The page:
[ILUG] EU constitution
daniel.goldsmith at gmail.com
Thu Mar 10 11:24:34 GMT 2005
On Thu, 10 Mar 2005 10:51:46 +0000, Colm Buckley <colm at tuatha.org> wrote:
> On 10 Mar 2005, at 10:42, Colm Buckley wrote:
> > [babies and bathwater]
> That was perhaps a little unnecessarily facetious. What I meant was:
> the Constitution in its current form was arrived at after a long
> process of negotiation and consultation between very many interested
The current proposed Constitution was not arrived at by any such process.
The European Convention sat in pleanary and closed session under the
leadership of Valery Giscard D'Estang from Feb 2002 to July 2003 to
formulate a Draft Treaty. Many, if not all, of the proposals for
institutional reform were propounded and accepted at the closed
sessions or at what is euphemistically referred to as 'working
lunches'. This did meet with a number of interested parties but has
been soundly criticised for the manner in which it was run as a
personal fiefdom by D'Estaing.
The proposals of the Convention were then put to the InterGovernmental
Conference -firstly in October 2003 during the Italian presidency,
then finally during the Irish presidencey. The IGC is the heads of
government of each of the member states, meeting in closed session
without release of notes, memorandae or records, save press releases.
The final meeting went on, as you may recall, for quite some time,
with Bertie doing his negotiator schtick. The final document
promulgated by that meeting was most emphatically not what had been
proposed by the Commitee.
> It contains much that is good - and, unfortunately, some that
> is bad. On balance, I think it is a significant improvement on the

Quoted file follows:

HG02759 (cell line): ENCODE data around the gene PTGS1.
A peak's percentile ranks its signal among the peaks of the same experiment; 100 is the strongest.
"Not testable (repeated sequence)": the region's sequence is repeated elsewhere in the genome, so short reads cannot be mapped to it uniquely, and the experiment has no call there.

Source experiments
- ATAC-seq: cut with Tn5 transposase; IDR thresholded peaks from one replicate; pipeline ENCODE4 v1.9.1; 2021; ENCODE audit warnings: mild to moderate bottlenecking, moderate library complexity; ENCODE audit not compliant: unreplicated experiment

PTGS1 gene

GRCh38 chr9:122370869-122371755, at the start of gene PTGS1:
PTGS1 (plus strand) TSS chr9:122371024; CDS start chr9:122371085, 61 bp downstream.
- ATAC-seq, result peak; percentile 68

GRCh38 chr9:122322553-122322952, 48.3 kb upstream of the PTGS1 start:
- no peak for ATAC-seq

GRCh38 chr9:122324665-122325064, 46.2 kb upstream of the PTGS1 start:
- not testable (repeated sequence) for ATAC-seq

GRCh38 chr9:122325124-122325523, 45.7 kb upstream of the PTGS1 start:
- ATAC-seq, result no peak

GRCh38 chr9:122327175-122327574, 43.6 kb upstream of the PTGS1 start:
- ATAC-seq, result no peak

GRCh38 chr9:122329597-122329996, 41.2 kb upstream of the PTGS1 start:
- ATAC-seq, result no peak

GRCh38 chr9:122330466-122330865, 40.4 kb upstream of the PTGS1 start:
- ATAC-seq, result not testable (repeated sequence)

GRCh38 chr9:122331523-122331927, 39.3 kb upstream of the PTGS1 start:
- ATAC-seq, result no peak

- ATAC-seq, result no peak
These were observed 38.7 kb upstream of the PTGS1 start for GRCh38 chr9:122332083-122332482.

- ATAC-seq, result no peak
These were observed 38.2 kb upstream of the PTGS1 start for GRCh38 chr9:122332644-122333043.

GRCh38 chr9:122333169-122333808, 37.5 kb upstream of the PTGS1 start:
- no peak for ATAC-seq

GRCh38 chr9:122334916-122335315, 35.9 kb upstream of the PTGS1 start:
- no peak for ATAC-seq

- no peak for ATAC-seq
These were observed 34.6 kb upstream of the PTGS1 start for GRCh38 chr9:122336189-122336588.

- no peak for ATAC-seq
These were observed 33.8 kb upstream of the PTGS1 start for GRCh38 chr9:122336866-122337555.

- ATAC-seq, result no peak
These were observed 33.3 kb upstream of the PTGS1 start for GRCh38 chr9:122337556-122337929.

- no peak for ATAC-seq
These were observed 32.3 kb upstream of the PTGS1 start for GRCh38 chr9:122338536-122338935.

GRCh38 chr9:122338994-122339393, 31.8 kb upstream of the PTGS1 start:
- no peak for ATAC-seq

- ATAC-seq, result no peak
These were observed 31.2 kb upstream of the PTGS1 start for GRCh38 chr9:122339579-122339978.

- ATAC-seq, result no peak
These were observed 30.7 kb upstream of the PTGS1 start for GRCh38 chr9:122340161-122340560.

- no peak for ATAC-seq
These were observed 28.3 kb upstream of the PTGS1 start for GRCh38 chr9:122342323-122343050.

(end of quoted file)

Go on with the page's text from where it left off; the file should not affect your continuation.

> current situation, and this is why I support it.
I feel that the constitution as presented represents a very real
threat to the independence and sovereignty of nations, particulalry in
the extension of EU collective responsibility to all areas not
otherwise explicitly reserved to the 'members'. The present situation
is founded upon voluntary membership of a collective union, the
contitution removeds the right of a sovereign state to secede from the
union without the say-so of that Union. That is why i reject it.
> Given that it is not
> possible at this stage to remove individual lines from the Constitution
> (amendments are, of course, possible in the future), we end up with the
> choice of accepting the Constitution as it stands, including this line
> on IP, or rejecting it in its entirety. My call on this choice is that
> we'll be better off with the Constitution than without.
Reminds me of rms' tale of the chef - Chef decides to ask the
animals:"What sauce would you like to be cooked with?" The chicken
responded, "Actually I'd rather not be cooked at all", but the chef
said, "That's outside the discussion--all you can decide is which
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